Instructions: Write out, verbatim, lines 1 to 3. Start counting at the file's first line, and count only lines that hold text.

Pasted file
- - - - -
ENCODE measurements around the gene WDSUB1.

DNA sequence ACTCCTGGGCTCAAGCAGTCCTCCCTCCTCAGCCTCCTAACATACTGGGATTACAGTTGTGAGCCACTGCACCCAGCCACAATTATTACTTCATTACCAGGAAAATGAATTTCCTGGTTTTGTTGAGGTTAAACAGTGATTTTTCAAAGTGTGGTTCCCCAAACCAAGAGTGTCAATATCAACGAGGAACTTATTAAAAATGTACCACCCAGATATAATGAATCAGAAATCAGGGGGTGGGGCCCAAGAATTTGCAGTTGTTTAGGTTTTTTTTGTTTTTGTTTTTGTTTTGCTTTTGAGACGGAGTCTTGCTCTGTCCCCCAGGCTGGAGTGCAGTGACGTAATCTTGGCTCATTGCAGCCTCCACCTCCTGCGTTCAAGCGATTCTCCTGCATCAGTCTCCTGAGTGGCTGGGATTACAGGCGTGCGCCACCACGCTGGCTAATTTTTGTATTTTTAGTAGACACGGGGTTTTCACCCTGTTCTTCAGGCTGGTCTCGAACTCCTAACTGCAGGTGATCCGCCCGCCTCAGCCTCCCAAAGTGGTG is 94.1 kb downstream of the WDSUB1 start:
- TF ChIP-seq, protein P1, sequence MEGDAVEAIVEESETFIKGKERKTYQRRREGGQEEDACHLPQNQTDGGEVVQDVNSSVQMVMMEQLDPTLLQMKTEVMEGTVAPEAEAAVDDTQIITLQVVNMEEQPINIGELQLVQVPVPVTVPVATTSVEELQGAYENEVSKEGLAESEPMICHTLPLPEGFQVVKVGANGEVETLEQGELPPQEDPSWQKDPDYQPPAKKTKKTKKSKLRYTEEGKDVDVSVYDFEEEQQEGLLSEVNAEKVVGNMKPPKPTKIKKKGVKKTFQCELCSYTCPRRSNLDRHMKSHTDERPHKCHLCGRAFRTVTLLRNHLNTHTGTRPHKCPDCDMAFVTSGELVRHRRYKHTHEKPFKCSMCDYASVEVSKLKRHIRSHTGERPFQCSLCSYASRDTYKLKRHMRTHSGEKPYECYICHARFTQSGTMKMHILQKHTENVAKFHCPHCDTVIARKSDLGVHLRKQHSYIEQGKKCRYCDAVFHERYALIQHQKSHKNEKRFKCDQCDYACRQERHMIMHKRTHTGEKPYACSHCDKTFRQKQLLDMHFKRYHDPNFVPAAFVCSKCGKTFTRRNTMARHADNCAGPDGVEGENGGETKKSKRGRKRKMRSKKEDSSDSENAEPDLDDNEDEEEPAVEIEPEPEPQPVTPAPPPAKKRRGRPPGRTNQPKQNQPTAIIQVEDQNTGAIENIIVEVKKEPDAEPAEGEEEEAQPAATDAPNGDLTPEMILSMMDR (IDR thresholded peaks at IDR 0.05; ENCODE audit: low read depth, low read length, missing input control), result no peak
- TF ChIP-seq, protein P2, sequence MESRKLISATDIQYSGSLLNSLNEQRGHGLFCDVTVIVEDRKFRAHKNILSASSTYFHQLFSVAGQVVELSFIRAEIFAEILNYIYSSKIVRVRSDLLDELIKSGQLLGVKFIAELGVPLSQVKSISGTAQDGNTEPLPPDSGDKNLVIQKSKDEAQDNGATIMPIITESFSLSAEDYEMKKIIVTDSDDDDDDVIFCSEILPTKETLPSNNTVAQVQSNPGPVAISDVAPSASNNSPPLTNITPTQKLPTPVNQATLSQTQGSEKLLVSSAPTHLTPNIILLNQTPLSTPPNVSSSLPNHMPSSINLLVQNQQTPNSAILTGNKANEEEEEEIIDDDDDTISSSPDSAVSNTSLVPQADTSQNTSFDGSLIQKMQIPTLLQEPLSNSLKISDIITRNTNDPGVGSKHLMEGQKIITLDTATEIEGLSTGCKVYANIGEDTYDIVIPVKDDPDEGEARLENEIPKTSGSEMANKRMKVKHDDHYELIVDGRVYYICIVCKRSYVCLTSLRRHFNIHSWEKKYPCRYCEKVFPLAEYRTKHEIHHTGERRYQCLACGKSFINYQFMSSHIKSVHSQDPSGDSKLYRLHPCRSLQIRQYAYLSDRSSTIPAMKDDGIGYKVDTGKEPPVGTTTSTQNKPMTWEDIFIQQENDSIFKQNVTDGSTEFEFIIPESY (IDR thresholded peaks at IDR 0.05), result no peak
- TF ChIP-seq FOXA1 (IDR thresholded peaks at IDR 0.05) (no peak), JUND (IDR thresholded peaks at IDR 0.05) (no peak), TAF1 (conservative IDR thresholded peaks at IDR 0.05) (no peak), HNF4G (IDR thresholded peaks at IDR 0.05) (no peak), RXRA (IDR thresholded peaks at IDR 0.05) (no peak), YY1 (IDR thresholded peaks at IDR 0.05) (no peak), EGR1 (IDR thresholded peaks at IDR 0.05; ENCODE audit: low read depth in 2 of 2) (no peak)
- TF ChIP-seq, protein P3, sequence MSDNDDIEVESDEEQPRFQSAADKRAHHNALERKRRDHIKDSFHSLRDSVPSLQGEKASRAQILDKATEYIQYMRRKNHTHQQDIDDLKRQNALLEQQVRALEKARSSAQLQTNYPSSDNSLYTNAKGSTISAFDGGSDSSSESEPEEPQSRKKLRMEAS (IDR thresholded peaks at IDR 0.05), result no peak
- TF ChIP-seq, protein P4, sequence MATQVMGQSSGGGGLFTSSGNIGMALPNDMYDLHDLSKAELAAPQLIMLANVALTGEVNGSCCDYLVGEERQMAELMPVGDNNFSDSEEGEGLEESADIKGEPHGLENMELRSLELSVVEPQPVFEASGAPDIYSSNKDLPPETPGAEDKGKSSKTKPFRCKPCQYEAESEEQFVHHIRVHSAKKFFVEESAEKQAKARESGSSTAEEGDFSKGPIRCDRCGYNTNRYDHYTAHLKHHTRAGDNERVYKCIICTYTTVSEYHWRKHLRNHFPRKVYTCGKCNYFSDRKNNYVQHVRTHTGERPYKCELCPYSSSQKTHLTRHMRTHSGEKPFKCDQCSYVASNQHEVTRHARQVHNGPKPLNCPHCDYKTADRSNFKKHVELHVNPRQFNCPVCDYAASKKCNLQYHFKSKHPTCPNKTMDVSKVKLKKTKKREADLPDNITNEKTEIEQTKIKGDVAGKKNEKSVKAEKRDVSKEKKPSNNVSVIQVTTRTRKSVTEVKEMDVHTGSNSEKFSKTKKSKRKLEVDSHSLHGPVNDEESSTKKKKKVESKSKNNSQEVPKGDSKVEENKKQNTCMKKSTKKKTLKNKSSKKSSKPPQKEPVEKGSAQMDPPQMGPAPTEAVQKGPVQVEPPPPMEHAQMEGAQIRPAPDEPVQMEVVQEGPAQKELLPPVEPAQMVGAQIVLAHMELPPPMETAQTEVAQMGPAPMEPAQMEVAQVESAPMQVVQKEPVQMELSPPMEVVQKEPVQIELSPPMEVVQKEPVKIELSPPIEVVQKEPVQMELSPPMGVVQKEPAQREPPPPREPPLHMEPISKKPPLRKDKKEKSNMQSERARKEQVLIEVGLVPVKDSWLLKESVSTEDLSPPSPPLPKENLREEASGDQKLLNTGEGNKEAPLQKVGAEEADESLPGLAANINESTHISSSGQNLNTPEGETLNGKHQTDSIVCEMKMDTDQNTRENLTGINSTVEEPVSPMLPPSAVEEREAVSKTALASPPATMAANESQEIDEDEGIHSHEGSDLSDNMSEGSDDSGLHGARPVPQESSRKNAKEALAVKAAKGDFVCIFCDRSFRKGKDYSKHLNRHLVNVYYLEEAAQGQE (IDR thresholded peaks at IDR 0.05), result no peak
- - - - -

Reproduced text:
ENCODE measurements around the gene WDSUB1.

DNA sequence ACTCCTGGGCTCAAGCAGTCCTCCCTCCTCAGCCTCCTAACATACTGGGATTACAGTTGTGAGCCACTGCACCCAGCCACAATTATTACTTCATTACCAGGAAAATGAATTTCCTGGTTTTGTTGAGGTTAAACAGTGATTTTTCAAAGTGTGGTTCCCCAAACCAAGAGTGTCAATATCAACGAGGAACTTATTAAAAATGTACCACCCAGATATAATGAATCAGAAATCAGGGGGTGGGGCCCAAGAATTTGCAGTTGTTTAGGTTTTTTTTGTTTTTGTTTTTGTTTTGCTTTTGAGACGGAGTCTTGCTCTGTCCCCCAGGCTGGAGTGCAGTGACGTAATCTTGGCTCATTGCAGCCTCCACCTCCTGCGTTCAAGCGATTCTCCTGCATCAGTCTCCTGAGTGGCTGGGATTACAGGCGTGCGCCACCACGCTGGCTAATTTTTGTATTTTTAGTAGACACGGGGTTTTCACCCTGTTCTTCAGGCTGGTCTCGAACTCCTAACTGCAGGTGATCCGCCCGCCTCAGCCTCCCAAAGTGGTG is 94.1 kb downstream of the WDSUB1 start:
- TF ChIP-seq, protein P1, sequence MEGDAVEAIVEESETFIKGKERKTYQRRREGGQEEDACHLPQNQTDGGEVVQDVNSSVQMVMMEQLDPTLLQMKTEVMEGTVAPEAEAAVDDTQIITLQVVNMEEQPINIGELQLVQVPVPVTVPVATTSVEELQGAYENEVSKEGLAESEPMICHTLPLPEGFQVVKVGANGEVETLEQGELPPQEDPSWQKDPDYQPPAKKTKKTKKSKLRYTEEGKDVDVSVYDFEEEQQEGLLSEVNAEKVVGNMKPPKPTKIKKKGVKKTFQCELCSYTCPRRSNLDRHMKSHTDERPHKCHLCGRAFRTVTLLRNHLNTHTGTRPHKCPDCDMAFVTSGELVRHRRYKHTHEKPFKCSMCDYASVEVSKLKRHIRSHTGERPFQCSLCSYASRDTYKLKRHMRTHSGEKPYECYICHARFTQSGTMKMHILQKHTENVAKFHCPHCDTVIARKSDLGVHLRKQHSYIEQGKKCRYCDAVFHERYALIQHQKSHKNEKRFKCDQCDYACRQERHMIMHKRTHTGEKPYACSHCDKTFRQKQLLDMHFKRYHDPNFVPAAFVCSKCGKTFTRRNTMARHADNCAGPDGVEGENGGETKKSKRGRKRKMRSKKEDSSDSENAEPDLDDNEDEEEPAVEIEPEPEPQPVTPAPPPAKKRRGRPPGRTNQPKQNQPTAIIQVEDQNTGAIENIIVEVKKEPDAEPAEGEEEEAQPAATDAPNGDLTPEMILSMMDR (IDR thresholded peaks at IDR 0.05; ENCODE audit: low read depth, low read length, missing input control), result no peak